Defining collaborations in grant proposals

September 9, 2014       The NonProfit Times      

In developing programs and delivering services, most organizations collaborate with other groups. “High-quality collaborations add credibility to grant proposals,” said Barbara Floersch, executive director of The Grantsmanship Center in Los Angeles. “Be sure to highlight and define partnerships, even when funders don’t require it.” Here’s a roster of points to address.

  • Introduce partners. Before diving into details about what partners will do, tell the reader a little about each one. Be brief, highlighting each partner’s expertise and success.
  • Define participation. Define how each partner will be involved in program implementation. Detail exactly what each will do and how much they’ll do.
  • Specify contributions. Highlight the resources, staff, facilities, and expertise each partner will provide. Include these contributions as either cash or in-kind resources in the budget section of the proposal.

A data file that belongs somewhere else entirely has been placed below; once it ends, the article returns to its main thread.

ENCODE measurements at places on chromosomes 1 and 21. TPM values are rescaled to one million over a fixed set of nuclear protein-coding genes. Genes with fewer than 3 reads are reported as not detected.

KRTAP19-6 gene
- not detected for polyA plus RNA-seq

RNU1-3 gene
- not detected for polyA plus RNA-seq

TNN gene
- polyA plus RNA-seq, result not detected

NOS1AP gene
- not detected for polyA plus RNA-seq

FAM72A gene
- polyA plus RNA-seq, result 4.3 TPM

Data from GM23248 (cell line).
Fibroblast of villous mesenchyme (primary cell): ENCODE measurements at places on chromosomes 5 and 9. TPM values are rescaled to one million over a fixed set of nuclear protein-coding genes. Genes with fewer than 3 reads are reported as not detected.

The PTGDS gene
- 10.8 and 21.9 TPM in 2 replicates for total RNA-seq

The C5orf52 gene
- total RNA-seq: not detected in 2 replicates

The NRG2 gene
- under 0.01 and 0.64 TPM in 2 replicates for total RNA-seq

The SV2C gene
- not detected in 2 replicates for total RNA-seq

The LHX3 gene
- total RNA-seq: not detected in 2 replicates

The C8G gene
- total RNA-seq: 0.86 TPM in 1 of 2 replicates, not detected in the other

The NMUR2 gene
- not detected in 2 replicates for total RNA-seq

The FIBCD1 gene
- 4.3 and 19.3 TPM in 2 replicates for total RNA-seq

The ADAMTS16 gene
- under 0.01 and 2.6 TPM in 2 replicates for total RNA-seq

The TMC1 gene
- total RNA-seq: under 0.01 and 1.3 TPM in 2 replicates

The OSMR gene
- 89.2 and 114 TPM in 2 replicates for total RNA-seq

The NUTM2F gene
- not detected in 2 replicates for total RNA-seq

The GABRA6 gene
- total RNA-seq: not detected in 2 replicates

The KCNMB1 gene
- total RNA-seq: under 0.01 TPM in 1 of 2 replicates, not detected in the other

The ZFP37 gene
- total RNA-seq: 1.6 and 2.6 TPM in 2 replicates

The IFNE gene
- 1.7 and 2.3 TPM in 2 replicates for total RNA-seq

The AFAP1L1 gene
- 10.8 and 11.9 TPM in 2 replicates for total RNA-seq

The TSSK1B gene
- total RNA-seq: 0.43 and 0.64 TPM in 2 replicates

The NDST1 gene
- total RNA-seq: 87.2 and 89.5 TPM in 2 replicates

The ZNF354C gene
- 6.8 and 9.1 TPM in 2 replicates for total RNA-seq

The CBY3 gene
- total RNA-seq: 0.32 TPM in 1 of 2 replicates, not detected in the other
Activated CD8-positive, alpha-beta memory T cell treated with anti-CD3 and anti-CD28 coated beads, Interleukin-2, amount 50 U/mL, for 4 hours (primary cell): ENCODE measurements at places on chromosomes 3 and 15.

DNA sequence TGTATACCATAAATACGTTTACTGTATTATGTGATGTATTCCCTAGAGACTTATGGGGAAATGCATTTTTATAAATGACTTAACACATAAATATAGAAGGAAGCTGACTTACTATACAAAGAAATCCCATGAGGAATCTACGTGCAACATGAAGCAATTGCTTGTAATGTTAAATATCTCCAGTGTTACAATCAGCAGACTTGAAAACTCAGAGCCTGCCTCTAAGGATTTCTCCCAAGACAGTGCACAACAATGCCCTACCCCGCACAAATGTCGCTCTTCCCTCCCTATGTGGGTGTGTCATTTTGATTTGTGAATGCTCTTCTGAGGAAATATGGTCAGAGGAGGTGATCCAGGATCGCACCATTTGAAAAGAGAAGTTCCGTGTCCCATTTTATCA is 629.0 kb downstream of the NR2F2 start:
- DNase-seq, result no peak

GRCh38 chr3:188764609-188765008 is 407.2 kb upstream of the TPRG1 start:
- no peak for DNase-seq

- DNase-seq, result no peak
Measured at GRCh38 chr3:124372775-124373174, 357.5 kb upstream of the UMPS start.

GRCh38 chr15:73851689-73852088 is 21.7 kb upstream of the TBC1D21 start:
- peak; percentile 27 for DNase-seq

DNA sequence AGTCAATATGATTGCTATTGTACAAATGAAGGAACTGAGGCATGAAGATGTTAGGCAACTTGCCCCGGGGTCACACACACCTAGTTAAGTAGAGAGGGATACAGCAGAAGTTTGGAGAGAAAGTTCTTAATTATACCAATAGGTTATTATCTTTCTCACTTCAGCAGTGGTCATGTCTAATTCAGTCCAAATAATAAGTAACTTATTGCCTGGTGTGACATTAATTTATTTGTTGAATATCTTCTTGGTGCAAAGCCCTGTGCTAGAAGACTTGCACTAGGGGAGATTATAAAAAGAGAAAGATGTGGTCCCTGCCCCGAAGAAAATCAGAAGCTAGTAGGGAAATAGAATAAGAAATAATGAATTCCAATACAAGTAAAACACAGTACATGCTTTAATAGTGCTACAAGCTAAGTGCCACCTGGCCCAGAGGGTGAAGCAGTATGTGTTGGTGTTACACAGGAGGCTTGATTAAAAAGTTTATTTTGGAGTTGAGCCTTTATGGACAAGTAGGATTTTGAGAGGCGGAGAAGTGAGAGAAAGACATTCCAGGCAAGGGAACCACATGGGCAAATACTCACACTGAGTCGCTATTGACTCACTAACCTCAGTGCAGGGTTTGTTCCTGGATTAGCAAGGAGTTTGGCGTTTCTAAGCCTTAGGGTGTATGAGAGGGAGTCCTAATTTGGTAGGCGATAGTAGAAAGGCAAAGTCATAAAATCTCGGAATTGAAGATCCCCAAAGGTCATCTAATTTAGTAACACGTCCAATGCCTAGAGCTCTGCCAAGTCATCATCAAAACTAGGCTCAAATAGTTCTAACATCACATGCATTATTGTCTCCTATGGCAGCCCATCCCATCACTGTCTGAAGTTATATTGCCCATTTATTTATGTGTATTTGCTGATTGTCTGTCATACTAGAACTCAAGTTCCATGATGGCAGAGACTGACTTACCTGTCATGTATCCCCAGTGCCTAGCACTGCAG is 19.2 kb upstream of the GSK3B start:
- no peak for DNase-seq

• Explain sub-awards. If a portion of the grant will go to partner organizations, discuss that in the narrative, and be sure the line-item budget shows how partners will spend the funds.
  • Define process and authority. Collaborations are powerful but not always easy. Show that there’s a clear process in place for handling sub-awards, making decisions, and managing joint efforts.
  • Document the connection. Unless the funder forbids attachments, it’s essential to include letters of commitment or Memoranda of Understanding (MOUs). The letters or MOUs must line up exactly with the partner roles and contributions specified in the narrative and budget.
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